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My First Willie

Somehow I lived in Texas more than twenty years without seeing Willie Nelson. This had to end.

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Seeing the 81-year-old Texas legend play became my New Year's resolution.
Suzanne Cordeiro

It’s as big a sin as if I’d never eaten brisket, watched a high school football game, or fired a gun. I’ve lived in Texas for the better part of twenty years, and I have never seen a Willie Nelson concert.

Were I a casual music fan, someone who sees maybe half a dozen shows a year, that might be acceptable. But as a former (and sometime) music journalist, I probably saw a hundred shows a year in the late eighties and early nineties and still hit around fifty now. Mostly, that meant smaller bands or Texas singer-songwriters in smaller venues (that being both my preference and my beat), but somewhere along the way, I still managed to see Dylan, Springsteen, the Who, the Rolling Stones, Paul McCartney, Fleetwood Mac, and Prince. I caught Buck Owens right before Dwight Yoakam made him famous again, Johnny Cash before he met Rick Rubin, Roy Orbison around Blue Velvet.

But I never saw Willie. It’s one of those mysteries, like the fact that my seventh-generation Texan wife has never seen Giant, or that Texas Monthly executive editor Paul Burka detests chili. I’ve never been to Willie’s Farm Aid or his decades-running annual Fourth of July Picnic. There have been times when I had every intention of catching him at the Backyard, Willie’s stalwart Austin venue in recent years, but something always came up. A big part of this hole in my concert-going life was probably professional: with so many other seasoned Willie-watchers at the various publications that I wrote for (particularly this one), he was not someone I ever profiled or reviewed.

Thus, seeing Willie Nelson in concert became my 2014 New Year’s resolution. And I made good on it within seconds of the year rolling over, thanks to what’s become an annual pair of December 30 and December 31 shows at Austin City Limits Live at the Moody Theater. I think that it was (sorry!) always on mind throughout December for a semi-morbid reason: I was an especially big Roy Orbison fan, and this past December 7 was the twenty-fifth anniversary of Orbison’s death, at 52. I feel lucky to have seen him. I also remember immediately regretting having never seen the Grateful Dead when Jerry Garcia died at the age of 53, in 1995.

Because, let’s be blunt (again, sorry!): Willie is 81. His sister and piano player, Bobbie, is 83. He was hospitalized in the summer of 2012 with breathing problems, due to high altitude and emphysema. This past November, his tour bus crashed outside of Sulphur Springs (Willie wasn’t on it, and the injuries to bandmembers Paul and Billy English were minor). Ideally, he will celebrate his one hundrendth birthday on a Texas stage, but it’s long past the point where I can keep saying, “Oh, I’ll catch him next time.”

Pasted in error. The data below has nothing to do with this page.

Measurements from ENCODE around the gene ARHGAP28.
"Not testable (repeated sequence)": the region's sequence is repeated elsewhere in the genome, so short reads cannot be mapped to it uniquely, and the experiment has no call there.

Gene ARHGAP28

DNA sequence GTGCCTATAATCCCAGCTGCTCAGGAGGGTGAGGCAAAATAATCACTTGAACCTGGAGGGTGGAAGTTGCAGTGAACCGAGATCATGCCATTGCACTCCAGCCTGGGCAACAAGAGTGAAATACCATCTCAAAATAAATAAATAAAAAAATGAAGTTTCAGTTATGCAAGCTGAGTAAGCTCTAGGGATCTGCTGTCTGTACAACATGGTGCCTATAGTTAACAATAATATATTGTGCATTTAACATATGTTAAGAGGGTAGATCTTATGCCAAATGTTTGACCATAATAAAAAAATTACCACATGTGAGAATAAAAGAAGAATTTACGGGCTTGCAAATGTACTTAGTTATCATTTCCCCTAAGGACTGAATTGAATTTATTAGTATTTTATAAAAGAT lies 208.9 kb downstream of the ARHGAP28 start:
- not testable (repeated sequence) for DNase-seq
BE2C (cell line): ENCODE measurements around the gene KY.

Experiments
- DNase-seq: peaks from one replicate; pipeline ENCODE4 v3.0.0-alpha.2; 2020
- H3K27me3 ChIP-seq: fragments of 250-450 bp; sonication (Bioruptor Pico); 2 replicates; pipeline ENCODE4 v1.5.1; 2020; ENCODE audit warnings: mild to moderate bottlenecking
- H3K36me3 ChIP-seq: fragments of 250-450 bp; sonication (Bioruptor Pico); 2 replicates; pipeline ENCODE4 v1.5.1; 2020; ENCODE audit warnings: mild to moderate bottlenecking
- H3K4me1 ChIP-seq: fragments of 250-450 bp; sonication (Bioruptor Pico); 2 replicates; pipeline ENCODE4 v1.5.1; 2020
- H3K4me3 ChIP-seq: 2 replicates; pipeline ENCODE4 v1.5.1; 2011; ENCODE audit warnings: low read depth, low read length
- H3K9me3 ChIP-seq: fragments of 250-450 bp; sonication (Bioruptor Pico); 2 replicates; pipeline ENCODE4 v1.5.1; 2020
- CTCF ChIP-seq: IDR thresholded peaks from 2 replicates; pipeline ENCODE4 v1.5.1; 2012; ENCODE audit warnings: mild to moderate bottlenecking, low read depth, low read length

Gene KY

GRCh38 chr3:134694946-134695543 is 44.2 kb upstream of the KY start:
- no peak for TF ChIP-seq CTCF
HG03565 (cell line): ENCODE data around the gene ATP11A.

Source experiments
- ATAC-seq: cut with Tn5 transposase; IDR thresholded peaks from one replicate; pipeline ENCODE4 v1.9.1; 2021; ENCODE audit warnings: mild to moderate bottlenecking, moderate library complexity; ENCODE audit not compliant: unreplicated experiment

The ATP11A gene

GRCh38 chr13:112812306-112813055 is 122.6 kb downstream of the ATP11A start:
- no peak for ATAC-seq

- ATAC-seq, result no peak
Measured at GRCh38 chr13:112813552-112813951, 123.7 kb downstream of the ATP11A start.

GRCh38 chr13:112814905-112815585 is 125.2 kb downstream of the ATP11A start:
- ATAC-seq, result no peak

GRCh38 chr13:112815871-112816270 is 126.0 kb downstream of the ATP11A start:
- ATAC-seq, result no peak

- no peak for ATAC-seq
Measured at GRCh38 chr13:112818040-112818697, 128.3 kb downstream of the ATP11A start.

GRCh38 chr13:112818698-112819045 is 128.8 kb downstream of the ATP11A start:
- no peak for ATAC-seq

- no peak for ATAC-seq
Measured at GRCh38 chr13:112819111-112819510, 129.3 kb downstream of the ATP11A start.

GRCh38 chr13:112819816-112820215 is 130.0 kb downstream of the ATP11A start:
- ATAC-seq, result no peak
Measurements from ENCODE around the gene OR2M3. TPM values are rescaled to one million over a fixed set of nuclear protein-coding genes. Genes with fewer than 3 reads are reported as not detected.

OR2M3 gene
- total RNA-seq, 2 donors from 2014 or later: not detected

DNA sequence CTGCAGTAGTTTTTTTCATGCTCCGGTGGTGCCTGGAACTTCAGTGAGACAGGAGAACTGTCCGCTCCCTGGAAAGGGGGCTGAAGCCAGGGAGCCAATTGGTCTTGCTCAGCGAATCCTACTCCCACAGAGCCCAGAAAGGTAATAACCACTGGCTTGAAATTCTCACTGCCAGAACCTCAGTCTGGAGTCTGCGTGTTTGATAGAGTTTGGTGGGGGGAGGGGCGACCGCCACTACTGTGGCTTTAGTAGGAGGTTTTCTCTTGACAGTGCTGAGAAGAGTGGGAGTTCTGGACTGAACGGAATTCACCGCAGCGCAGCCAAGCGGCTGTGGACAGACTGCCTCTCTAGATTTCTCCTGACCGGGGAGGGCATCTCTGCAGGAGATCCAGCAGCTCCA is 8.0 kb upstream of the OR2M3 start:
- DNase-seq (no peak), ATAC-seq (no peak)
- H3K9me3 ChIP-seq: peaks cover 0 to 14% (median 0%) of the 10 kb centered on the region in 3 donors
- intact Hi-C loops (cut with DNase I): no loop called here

Part of me worried that that my chosen place and time would not make for the ideal experience. The 2,700-seat Moody has the best sound and sightlines of any Austin venue, but its vibe is certainly not roadhouse. And New Year’s Eve, of course, is amateur night. This concern was borne out on the balcony before the show, when a young, exceedingly polite kid wearing a cowboy hat and a Willie Nelson tour laminate, presumably a musician, crew member, or relative of someone, asked me for a smoke because his e-cig battery had died (that seemed fitting, as, like many potheads, Willie has reportedly switched to vaporizing himseIf). I don’t smoke (and smoking’s not allowed inside the venue, wink-wink, nudge-nudge), so I wasn’t any help. The kid then took his chances with a slick-looking guy in a black suit, who didn’t even hear him out.

“What did that redneck want?” the slickster asked me. Dude, you’re at a Willie Nelson show, not the bar at the W Hotel next door.

But the reality is, despite the occasional appearance at Gruene Hall or John T. Floore’s, you mostly find Willie at casinos, stately theaters, or mid-sized arenas. Plus, the Moody’s proximity to the W aside, where better than ACL? There’s no “Austin City Limits” without Willie. And as show emcee (and fellow Texas Monthly writer) Andy Langer said onstage while introducing him, “we’re on his street. It’s his statue out front. It’s his eighty-first year . . .”